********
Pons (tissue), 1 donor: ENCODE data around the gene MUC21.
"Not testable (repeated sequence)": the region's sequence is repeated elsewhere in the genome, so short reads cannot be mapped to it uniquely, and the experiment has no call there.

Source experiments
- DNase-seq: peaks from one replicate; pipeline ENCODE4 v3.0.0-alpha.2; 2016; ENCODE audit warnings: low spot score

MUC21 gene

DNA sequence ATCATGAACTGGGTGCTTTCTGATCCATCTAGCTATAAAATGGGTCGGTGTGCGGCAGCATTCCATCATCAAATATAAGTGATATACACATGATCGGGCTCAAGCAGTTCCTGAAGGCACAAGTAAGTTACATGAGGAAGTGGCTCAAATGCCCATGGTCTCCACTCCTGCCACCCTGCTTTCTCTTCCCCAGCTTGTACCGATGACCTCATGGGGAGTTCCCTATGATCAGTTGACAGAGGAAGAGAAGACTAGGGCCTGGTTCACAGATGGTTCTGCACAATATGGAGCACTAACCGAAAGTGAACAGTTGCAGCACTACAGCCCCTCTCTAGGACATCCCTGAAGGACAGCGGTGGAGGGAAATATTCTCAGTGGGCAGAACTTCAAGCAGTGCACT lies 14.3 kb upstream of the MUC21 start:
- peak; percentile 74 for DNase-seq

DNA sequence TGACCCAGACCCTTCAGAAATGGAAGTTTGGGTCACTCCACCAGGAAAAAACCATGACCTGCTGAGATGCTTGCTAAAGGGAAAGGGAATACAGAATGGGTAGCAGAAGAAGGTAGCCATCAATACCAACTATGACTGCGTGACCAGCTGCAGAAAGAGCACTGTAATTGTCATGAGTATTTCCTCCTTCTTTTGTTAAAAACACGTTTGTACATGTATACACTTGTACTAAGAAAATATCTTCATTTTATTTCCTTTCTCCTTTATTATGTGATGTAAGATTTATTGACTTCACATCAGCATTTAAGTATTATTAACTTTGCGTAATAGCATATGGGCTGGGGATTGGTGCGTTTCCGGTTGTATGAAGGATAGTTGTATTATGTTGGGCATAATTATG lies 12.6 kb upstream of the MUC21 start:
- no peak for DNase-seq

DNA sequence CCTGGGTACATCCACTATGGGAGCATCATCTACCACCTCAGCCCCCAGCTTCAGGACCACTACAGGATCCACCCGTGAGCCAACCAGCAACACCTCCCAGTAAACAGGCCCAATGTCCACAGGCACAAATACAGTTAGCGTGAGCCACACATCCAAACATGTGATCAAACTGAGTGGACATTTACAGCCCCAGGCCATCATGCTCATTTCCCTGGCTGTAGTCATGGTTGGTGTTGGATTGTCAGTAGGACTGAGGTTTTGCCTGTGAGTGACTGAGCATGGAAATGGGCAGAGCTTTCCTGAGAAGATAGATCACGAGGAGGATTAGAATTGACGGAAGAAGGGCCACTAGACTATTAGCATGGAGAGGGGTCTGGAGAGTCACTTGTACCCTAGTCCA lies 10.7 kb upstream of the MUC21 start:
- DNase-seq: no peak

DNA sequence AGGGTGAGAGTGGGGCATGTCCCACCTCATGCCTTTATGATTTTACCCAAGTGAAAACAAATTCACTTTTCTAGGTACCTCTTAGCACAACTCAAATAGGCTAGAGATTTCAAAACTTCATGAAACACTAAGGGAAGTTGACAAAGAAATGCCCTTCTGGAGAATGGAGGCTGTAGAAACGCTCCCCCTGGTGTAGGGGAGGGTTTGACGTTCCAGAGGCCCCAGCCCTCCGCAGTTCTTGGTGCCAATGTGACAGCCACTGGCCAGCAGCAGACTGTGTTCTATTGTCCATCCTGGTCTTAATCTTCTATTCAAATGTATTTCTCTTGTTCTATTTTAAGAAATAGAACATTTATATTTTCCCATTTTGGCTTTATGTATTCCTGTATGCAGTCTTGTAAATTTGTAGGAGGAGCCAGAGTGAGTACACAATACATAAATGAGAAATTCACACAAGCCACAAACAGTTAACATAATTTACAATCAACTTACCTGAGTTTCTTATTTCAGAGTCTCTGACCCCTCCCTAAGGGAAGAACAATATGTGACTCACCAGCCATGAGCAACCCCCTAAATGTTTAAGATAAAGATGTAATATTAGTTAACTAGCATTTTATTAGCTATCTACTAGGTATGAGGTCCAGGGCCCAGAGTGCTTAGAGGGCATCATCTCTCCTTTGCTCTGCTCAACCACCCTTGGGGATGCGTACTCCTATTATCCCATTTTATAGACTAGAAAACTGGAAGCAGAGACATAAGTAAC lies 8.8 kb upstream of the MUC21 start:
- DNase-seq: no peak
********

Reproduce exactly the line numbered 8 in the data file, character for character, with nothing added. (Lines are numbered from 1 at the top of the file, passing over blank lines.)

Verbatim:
DNA sequence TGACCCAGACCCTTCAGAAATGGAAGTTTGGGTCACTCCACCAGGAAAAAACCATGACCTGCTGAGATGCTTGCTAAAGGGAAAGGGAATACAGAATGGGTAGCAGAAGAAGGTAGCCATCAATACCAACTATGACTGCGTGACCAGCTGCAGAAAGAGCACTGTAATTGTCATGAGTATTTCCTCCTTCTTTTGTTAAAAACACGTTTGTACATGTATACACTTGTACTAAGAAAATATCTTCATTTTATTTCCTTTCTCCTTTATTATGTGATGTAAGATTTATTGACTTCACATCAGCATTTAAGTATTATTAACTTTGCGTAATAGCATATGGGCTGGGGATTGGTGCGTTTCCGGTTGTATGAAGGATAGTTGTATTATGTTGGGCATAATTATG lies 12.6 kb upstream of the MUC21 start: